# Conductivity and Integration over Fermi-Sphere?

• A
Hi,
I am reading "An Introduction of Solid State Physics" from Ibach Lüth and don't understand the integration process.
They write $$\sigma=\frac{e^2}{8\pi^3 \hbar} \int df_{E}dE \frac{v^2_x(\bf{k})}{v(\bf{k})} \tau(\bf{k}) \delta(E-E_F)$$

$$= \int_{E=E_F}^{}df_{E} \frac{v^2_x(\bf{k})}{v(\bf{k})} \tau(\bf{k})$$

But why does ## k ## NOT become ##k_F## after the Integration of the Delta-function?

I would think that the integral becomes immedately after the dE-integration:
$$= \int_{E=E_F}^{}df_{E} \frac{v^2_x(\bf{k_F})}{v(\bf{k_F})} \tau(\bf{k_F})$$

THX
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DrDu
Yes, you are right, but this is only a matter of notation. k is still a vector and will have different length for different directions as long as the Fermi surface is not spherical.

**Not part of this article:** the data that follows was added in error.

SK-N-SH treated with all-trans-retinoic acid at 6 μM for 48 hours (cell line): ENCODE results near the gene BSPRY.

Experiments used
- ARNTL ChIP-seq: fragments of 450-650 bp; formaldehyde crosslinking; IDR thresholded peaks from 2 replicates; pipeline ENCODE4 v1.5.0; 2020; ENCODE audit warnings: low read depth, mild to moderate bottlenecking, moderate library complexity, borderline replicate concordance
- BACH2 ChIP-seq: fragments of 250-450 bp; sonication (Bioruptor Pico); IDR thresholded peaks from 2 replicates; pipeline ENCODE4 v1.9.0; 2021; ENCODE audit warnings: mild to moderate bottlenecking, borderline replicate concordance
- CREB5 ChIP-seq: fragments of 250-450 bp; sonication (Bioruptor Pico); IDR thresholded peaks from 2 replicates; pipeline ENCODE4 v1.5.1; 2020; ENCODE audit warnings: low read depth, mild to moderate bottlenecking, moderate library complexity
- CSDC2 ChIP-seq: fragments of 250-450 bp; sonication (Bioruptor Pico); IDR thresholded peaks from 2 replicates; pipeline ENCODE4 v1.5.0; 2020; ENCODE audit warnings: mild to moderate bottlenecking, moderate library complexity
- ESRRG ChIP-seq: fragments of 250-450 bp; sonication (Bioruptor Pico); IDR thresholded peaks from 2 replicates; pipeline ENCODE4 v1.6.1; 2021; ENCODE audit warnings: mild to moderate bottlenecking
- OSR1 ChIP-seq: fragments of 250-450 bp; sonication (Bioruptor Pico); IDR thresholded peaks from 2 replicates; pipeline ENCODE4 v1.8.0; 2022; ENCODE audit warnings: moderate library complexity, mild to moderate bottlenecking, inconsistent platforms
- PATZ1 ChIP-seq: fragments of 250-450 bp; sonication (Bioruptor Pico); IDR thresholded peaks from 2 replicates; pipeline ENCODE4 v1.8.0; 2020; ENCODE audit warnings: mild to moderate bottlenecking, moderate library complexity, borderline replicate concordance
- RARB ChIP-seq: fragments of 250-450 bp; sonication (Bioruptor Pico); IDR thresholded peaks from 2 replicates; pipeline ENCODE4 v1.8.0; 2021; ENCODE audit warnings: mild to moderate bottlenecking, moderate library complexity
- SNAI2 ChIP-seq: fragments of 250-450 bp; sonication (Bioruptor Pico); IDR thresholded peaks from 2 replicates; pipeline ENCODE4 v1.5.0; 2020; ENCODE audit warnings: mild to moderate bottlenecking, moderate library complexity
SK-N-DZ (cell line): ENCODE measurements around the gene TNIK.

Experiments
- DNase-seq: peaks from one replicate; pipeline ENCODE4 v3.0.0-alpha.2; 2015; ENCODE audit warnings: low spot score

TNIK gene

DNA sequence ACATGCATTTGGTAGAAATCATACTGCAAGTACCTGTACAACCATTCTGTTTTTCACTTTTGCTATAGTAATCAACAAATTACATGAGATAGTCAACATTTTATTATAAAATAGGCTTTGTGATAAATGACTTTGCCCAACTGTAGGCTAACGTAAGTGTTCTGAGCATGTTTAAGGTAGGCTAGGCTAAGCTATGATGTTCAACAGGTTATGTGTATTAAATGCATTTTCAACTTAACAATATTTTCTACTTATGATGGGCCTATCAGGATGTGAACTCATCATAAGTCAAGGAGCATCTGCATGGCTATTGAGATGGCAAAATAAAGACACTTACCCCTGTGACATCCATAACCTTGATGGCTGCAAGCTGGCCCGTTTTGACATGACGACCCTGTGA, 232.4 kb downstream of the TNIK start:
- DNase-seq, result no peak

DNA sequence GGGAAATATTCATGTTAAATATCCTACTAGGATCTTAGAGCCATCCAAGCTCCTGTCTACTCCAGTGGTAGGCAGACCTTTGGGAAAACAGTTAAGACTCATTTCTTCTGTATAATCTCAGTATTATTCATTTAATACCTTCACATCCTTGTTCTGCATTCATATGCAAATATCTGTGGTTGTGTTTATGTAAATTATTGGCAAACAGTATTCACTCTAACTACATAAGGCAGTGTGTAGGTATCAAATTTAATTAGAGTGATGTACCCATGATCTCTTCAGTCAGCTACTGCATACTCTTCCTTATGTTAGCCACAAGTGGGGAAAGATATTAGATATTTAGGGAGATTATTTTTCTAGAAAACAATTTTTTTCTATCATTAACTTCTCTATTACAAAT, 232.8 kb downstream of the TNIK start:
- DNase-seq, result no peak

I don't understand the notation ##dS_E##.
$$d\bf{k} = k^2 sin\theta d\theta d\phi dk$$
$$= dS_k dk_\bot$$ This means a surface-element times a radial distance-element perpendicular to the surface-element. Both in k-space.

In the book instead of ##dS_k## the expression ##dS_E## is used. They say ##dS_k= dS_E dk_\bot ##

What means exactly ##dS_E##?
If I think at the notation $$dS_k= k^2 sin\theta d\theta d\phi$$,
it should be $$dS_E=E({\bf k})^2 sin\theta d\theta d\phi$$

But then the units don't correspond anymore to k-space:
$$d{\bf k} =dS_E dk_\bot$$ which corresponds to $$\frac{1}{m^3}=\frac{eV}{1}\frac{1}{m}$$

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